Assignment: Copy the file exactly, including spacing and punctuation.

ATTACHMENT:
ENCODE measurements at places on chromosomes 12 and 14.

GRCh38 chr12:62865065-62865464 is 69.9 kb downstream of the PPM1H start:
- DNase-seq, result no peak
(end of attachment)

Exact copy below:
ENCODE measurements at places on chromosomes 12 and 14.

GRCh38 chr12:62865065-62865464 is 69.9 kb downstream of the PPM1H start:
- DNase-seq, result no peak